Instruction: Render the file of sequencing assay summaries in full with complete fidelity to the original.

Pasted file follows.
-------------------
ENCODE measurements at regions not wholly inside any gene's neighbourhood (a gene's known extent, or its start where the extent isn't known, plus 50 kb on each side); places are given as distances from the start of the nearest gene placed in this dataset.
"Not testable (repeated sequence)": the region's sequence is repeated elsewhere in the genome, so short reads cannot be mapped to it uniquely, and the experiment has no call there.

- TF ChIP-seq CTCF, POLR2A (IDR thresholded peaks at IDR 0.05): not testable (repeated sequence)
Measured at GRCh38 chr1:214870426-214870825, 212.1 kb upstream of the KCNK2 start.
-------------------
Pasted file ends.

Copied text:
ENCODE measurements at regions not wholly inside any gene's neighbourhood (a gene's known extent, or its start where the extent isn't known, plus 50 kb on each side); places are given as distances from the start of the nearest gene placed in this dataset.
"Not testable (repeated sequence)": the region's sequence is repeated elsewhere in the genome, so short reads cannot be mapped to it uniquely, and the experiment has no call there.

- TF ChIP-seq CTCF, POLR2A (IDR thresholded peaks at IDR 0.05): not testable (repeated sequence)
Measured at GRCh38 chr1:214870426-214870825, 212.1 kb upstream of the KCNK2 start.